“Giant Little Ones” Is a Coming-of-Age Drama Full of Sexual Anxiety

Is one, or both, or neither of them gay?

Longing for connection and full of libidinal teen angst, the two high school protagonists of Giant Little Ones (now in limited theatrical release) evolve in unexpected directions as each chapter of this sleeper gay drama unfolds.

Longtime best friends Franky (freckle-faced Josh Wiggins) and Ballas (beefy, blue-eyed Darren Mann) are on the swim team together. Amidst their high school days and suburban nights of riding bikes around the moody streets of Sault Ste. Marie, Ontario the boys must suddenly navigate the rocky aftermath of a drunken sexual encounter between them that throws their friendship into chaos.
 

Saturated with sexual uneasiness, this exquisite Canadian coming-of-age tale is reminiscent of the classic indie drama, The Ice Storm—but instead of that film’s frozen forboding darkness, Giant Little Ones exudes a warm, if rainy, optimism amidst the struggles of these suburban teens and their classmates and families.

“It never would have happened if we weren’t wasted,” argues the strong, silent and more classically masculine Ballas.

What lies underneath? Is one, or both, or neither of them gay? As the story unfolds, our perspective on this question will radically change. Writer-director Keith Berman achieves a unique dramatic complexity as we watch his characters gradually learning the difference between their own fears and desires and the identities others project upon them. As when Franky’s well-meaning gay dad (Kyle MacLachlan) inaccurately projects his own struggle with the closet onto Franky or when his supportive Mom (Maria Bello) unintentionally pisses him off by reassuring him at the dinner table that it’s okay to “experiment.” The opinions and ideas of others are even evident in Franky’s butch dyke pal (Niamh Wilson) who proudly explains the way to deal with his homophobic swim-team: “Show up tomorrow, head held high, middle finger salute raised. ‘Hello and fuck you’ to anyone who says shit.”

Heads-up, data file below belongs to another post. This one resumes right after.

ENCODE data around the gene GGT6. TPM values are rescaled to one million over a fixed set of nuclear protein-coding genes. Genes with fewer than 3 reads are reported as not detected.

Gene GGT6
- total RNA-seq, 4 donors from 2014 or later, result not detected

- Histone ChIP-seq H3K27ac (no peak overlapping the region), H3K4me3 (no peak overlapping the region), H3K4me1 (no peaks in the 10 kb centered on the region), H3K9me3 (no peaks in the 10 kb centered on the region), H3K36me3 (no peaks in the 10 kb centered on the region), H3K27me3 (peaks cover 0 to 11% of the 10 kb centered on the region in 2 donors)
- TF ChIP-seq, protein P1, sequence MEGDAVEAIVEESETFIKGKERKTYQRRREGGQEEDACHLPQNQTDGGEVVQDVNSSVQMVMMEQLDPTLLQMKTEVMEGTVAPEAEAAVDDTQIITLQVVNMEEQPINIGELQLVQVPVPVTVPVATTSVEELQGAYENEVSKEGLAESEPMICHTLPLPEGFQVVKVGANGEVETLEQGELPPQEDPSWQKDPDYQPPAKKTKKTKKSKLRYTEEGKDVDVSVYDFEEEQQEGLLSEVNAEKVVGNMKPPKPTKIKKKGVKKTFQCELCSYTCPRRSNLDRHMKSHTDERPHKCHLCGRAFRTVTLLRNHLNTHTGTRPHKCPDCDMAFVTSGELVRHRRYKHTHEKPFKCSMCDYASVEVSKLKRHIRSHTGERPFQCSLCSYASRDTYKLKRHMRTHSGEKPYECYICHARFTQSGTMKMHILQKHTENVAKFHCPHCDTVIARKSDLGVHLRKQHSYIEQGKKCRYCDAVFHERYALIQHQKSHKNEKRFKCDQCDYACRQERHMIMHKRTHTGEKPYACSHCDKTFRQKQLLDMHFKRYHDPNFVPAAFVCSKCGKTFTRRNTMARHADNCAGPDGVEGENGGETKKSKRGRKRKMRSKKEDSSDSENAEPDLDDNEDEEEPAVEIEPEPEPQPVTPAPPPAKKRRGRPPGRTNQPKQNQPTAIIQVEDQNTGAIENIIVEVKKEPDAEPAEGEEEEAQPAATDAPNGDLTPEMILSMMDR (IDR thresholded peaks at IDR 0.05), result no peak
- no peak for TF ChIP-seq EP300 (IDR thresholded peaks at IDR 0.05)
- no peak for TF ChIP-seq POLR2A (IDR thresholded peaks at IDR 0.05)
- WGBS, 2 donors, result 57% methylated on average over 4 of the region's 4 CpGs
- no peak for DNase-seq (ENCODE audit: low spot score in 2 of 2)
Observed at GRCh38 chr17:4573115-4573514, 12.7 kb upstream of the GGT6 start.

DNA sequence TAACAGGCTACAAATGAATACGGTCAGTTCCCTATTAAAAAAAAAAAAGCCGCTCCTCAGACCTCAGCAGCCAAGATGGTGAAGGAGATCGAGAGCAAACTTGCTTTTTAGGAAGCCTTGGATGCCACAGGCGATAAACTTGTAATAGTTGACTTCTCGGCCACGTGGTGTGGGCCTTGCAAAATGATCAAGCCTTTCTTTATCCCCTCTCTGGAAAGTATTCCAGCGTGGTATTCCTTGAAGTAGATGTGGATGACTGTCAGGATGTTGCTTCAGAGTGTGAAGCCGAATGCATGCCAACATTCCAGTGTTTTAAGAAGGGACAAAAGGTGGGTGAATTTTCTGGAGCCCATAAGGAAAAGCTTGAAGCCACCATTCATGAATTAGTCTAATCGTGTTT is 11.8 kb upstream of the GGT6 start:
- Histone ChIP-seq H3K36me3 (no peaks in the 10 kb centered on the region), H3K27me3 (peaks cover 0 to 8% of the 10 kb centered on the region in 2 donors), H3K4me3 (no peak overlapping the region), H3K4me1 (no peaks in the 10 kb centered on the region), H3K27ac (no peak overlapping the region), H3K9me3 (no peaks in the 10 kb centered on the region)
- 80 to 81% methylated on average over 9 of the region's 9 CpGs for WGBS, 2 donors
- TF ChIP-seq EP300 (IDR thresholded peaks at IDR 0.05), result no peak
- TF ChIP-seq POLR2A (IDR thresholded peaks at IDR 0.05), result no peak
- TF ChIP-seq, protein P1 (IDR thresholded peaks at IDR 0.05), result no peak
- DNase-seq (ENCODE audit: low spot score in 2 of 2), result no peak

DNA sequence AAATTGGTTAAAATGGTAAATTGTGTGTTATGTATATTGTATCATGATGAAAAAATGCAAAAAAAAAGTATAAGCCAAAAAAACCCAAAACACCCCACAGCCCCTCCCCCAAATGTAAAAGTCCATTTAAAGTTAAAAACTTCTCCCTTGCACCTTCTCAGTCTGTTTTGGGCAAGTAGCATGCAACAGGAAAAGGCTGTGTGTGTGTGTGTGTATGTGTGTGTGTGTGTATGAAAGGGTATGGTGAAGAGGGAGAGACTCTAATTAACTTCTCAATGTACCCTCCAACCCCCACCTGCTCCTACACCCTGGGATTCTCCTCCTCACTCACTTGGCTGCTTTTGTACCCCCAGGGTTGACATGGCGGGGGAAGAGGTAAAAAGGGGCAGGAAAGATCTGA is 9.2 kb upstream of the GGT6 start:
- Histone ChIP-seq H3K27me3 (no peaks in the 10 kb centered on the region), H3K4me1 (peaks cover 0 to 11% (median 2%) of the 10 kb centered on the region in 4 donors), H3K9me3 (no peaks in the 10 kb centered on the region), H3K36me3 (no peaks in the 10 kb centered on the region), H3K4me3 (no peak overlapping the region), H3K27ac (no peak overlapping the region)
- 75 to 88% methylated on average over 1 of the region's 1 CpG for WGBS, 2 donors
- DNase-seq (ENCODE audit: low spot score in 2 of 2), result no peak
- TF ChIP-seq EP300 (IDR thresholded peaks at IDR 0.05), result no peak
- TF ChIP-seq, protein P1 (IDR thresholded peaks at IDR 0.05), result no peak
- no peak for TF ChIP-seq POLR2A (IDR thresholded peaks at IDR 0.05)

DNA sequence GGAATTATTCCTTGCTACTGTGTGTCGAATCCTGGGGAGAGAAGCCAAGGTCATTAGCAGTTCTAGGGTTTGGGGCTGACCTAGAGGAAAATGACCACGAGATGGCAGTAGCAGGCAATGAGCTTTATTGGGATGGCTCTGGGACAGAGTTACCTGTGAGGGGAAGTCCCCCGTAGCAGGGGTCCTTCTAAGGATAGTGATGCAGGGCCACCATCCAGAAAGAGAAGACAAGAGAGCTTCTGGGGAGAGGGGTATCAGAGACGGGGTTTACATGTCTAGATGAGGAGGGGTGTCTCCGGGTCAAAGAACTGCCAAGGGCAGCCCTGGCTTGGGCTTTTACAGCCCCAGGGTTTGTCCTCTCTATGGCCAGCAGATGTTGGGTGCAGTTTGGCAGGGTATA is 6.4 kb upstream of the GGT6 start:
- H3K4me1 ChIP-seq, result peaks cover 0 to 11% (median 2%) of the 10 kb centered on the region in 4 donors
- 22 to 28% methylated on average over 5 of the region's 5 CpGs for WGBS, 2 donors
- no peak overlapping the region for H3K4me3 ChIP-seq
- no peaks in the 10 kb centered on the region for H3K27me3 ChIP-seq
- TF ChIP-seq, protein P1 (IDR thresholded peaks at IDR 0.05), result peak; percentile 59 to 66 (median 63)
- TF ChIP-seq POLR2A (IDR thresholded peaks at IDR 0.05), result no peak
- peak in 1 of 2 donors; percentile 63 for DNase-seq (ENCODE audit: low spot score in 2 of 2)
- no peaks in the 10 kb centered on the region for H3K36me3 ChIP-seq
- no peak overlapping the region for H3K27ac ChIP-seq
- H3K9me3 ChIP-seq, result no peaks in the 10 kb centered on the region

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The film’s most surprising (and inspiring) affirmation of sexuality, though, is when the newly bullied Franky, on being taunted with homophobic slurs at school, finds unexpected common cause with Ballas’s sister Tasha (Taylor Hickson), who has long endured having the word “slut” emblazoned on her locker.

An ode to the angular innocent beauty of adolescent boys, this atmospheric teen drama is beautifully shot and edited as it lovingly frames its (often shirtless) stars in the locker room, the swimming pool and the classroom. The film’s perfectly-aching pop soundtrack immerses us in the hormonal intensity of high school—with moody hits from Kid Wise, Freya Ridings, and out gay singer-songwriter Rostam, who sagely advises: “Don’t let it get to you.”

There will be no further plot spoilers here, other than to say that the film deftly and beautifully reveals the truths, the fears, the simultaneous uncertainties and desires of each of its characters in a nuanced way that is rarely seen on screen. Like its heroic protagonists, Giant Little Ones succeeds in transcending the limiting labels we all too often want to assign to others, and even to ourselves.

Jenni Olson is one of the world's leading experts on LGBT cinema history and a co-founder of PlanetOut.com. Her latest film project is "The Royal Road."
@JenniOlsonSF